NATIONAL

Indelible ink’s new challenger: invisible ink

Now you see it:‘Invisible’ ink glows, at right, under a particular ultraviolet frequency.V.V.KrishnanThe Hindu  

Indelible ink, the purple stain that billions of Indians show off during elections, may face an invisible challenger in the near future. The Delhi-based National Physical Laboratory (NPL), the creator of indelible ink, has a new concoction that, when applied on the finger, doesn’t leave a trace — it merely glows a bright orange when a low-intensity beam of ultraviolet light is shone on it.

The NPL prepared the ‘invisible ink’ as part of a pilot project mooted by the Mysore Paints and Varnish Ltd. (MVPL). “The MVPL discussed with us the development of such an ink for use by a client [country] in Europe,” said Dinesh Aswal, director, NPL. The MVPL, a Karnataka government company, has a monopoly on the manufacture of indelible ink since 1962, and is a major supplier to the Election Commission of India (ECI). It also exports the indelible ink for elections in other countries. C. Hara Kumar, general manager, MVPL, said the ‘invisible ink’ was only at the discussion stage, and nothing had been firmed up.

The indelible ink was formulated as a deterrent against voting twice. But strangely enough, voters in some countries found the stained finger rather unseemly. “In India, we are proud to display our voter’s ink, but apparently in some countries people don’t want to display such a mark. So MVPL asked us if there was a solution,” said Mr. Aswal.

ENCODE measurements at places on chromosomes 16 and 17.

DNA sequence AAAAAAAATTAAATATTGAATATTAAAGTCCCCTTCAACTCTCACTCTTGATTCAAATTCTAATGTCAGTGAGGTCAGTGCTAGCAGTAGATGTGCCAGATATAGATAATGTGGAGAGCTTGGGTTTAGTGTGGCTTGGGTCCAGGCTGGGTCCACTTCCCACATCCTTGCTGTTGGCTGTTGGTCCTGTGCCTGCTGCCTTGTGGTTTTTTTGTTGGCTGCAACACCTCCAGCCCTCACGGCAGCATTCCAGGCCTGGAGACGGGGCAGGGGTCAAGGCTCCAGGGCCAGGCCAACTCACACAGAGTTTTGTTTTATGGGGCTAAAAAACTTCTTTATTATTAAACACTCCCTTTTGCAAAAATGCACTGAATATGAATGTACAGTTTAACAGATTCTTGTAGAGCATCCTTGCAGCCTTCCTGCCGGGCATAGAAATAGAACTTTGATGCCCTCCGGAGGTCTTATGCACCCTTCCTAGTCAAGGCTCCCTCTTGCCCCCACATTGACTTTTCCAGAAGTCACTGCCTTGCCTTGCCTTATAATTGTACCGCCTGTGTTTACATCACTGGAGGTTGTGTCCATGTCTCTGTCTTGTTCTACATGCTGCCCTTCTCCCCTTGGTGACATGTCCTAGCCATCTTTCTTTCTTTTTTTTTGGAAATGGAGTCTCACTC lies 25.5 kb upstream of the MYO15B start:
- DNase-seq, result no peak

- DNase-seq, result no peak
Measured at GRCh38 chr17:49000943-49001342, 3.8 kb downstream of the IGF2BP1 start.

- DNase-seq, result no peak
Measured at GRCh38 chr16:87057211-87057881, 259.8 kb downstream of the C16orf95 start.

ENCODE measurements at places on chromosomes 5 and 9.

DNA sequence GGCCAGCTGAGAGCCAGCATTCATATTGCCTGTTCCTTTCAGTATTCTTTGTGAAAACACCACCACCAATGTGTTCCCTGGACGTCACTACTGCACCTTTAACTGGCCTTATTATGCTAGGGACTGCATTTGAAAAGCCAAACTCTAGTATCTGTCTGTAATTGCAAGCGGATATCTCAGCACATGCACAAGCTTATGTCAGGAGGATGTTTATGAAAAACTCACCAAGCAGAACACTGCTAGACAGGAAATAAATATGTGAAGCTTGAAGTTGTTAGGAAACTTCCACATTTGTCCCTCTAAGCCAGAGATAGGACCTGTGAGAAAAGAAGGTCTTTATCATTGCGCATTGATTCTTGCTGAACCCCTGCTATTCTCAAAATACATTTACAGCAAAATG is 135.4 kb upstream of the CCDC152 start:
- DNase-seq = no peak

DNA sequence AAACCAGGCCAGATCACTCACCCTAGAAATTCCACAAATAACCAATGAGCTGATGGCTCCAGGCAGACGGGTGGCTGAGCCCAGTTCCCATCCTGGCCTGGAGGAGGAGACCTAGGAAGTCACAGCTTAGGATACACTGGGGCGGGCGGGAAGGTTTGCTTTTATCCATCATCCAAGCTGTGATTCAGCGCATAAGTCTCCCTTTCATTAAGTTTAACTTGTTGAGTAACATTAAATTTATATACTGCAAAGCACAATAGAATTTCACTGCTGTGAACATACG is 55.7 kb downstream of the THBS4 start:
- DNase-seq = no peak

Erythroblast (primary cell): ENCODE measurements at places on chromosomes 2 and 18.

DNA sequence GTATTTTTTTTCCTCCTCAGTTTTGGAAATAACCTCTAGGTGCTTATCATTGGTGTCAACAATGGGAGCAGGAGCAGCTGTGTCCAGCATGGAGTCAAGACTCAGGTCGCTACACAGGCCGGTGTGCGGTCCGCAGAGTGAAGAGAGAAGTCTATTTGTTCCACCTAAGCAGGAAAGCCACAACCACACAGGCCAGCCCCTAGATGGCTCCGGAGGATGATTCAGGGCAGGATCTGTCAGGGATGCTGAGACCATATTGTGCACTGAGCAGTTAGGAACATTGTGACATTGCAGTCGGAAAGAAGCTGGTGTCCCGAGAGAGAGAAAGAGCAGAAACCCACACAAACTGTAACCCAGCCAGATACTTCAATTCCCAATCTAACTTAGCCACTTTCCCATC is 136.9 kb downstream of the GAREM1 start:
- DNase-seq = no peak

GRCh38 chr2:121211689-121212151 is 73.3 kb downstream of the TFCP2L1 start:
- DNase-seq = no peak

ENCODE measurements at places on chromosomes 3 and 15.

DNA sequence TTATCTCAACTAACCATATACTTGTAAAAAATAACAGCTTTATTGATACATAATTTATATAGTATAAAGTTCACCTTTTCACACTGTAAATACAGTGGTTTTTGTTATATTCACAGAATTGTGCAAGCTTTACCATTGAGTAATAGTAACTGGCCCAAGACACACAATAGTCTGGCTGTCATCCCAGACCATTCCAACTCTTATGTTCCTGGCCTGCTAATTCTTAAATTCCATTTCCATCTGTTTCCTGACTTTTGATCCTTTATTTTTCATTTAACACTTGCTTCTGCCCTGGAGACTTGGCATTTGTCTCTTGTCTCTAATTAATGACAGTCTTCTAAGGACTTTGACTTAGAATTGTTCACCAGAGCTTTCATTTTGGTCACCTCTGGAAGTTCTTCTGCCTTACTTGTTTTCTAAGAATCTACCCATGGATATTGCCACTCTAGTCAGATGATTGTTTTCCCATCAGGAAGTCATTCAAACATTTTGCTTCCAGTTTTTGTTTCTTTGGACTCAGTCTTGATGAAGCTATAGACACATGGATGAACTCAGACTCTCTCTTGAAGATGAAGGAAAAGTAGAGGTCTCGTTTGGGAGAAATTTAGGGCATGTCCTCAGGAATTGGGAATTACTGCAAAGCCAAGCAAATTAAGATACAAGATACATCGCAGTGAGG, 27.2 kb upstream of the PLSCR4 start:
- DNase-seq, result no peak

Organic-inorganic mix

The NPL’s invisible ink, however, wouldn’t be of immediate use to the EC. “The current formulation can’t be used for Indian elections as they are spread out over many weeks. We would need a different formulation,” said Mr. Aswal. He described the chemical — a transparent liquid — as an “organic-inorganic” mixture that was biodegradable and could be washed off in 48 hours.” The ink works on the well-known principle of fluorescence — certain materials emit a characteristic glow when exposed to ultraviolet light. The NPL ink, however, glows only when exposed to a narrow band of frequencies of ultraviolet (UV) light. “Commercial UV markers or inks respond to a very broad spectrum of UV light. So, along with the ink, we’ll supply an inexpensive LED (costing no more than Rs. 30) that would emit a specific frequency of UV,” said Mr. Aswal. The NPL’s invisible ink experiment is linked to a larger project of creating security inks that could be used to make bank notes and documents, such as passports, more secure.